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The challenge starts with the virus itself.

An expert shape-shifter, the flu is constantly changing mutating as it replicates itself in ways that allow its strains to get past our body’s immune defenses even if we’ve had the flu before, or if we roll up our sleeves for the shot each fall.

The result? It’s a bit of a war between us and the virus, says David Wentworth, director of the WHO Collaborating Centre for Influenza in the U.S., which is run out of the Centers for Disease Control and Prevention in Atlanta.

This battle plays out not only within the bodies of people who come down with the flu’s signature fever, chills and muscle aches, but also in laboratories around the world, where researchers must work quickly to analyze how the flu virus is changing in order to predict what it might do next.

The worldwide system of surveillance starts when specimens from sick patients are sent to the lab for testing. Of those, about 7,000 end up at the laboratory run by microbiologist John Barnes, who leads the CDC’s influenza genomics team.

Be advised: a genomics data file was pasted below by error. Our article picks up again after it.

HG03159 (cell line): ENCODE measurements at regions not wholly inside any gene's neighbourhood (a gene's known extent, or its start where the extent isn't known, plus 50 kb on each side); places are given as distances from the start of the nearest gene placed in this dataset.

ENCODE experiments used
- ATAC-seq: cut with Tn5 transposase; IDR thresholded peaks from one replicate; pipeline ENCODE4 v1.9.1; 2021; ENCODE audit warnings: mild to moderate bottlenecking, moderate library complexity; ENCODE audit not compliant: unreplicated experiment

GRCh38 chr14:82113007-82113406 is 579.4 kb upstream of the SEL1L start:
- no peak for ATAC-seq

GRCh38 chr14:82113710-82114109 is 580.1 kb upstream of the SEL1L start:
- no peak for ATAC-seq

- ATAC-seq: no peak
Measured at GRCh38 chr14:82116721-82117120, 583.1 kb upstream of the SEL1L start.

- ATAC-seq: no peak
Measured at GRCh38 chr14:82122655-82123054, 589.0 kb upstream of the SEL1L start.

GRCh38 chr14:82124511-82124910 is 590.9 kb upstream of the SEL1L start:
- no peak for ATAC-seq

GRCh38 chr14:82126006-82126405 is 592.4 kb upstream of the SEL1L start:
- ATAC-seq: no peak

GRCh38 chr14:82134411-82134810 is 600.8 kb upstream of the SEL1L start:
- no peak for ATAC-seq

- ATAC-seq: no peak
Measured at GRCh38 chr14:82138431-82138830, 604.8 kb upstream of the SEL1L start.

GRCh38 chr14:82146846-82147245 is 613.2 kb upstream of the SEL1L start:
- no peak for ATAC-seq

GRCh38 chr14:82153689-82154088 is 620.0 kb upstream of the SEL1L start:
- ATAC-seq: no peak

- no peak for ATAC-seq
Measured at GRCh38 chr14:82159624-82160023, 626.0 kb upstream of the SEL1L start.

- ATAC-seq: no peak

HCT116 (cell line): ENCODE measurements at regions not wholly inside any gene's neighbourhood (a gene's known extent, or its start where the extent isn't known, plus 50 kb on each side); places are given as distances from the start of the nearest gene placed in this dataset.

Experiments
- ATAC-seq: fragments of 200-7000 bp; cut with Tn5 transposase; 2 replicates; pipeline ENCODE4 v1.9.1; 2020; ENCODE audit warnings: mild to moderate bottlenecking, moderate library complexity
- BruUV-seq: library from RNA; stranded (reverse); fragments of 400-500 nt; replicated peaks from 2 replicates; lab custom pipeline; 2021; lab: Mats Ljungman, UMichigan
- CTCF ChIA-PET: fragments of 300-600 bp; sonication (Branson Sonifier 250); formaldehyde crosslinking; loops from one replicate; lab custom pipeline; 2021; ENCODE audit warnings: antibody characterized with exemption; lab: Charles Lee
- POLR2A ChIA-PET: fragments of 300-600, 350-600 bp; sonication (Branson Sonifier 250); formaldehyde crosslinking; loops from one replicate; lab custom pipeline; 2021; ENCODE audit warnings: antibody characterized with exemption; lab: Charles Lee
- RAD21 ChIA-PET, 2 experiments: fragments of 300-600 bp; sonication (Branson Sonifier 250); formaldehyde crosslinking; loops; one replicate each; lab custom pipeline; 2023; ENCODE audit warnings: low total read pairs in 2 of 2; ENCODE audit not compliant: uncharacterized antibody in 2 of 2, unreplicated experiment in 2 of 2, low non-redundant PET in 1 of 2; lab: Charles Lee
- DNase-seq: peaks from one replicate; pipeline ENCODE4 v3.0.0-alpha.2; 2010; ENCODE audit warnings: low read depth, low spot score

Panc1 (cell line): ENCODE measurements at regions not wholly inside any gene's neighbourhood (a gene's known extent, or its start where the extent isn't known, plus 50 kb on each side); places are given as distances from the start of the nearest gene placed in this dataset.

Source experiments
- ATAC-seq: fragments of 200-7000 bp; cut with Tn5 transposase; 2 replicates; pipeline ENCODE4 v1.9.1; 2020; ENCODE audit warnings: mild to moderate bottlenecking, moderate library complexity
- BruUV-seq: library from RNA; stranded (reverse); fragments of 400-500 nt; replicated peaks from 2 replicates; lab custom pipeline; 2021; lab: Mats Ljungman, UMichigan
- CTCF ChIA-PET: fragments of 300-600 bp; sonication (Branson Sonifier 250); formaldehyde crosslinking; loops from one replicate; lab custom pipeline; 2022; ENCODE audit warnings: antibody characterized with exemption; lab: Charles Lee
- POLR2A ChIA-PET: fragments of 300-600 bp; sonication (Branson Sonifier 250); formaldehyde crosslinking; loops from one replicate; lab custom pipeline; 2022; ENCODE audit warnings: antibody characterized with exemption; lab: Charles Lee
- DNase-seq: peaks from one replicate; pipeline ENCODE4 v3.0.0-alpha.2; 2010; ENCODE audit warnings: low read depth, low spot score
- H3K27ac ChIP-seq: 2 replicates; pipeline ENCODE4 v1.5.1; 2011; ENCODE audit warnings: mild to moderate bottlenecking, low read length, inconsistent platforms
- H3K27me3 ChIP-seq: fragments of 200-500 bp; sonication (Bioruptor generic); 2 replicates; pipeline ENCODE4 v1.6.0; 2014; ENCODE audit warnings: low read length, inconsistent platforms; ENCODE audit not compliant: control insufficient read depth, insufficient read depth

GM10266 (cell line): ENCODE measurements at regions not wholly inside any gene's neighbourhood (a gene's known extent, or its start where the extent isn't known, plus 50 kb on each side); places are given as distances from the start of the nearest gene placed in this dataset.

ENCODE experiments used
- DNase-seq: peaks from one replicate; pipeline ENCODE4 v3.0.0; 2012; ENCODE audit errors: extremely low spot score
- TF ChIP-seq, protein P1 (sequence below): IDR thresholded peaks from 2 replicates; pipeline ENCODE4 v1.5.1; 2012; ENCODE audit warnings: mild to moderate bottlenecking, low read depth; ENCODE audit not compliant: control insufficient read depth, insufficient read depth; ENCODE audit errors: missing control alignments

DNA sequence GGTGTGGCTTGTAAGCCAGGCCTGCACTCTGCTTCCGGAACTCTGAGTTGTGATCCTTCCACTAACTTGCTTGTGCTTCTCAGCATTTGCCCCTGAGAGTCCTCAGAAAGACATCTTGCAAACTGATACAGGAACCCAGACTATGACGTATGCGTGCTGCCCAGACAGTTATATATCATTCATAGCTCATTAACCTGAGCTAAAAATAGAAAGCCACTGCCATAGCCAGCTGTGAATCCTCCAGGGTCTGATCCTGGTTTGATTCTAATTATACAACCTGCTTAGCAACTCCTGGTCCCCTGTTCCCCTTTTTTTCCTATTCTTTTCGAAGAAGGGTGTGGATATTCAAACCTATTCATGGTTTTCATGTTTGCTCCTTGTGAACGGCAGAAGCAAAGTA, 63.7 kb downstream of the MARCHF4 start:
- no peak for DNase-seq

“We’re always busy, and we’re always getting new viruses to work on, Barnes says. He and his team perform year-round genetic sequencing to determine how flu viruses are behaving, both in terms of which strains are infecting people and other characteristics, like whether a specimen shows signs of resistance to the antiviral drugs that can treat the flu.

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Phase I Clinical Trials To Assess Safety Dosing And Immune Responses

Phase I clinical trials are the first step in assessing vaccines in people. Typically involving one to several dozen healthy volunteers, phase I trials assess short-term safety and immune responses, often with different vaccine dosages. Only if a vaccine candidate is shown to be safe in phase I trials will it move to larger phase II trials.

Phase 1 trials can be completed in two to three months, allowing for two doses of a vaccine three to four weeks apart

2-3 Years

Measles Mumps And Rubella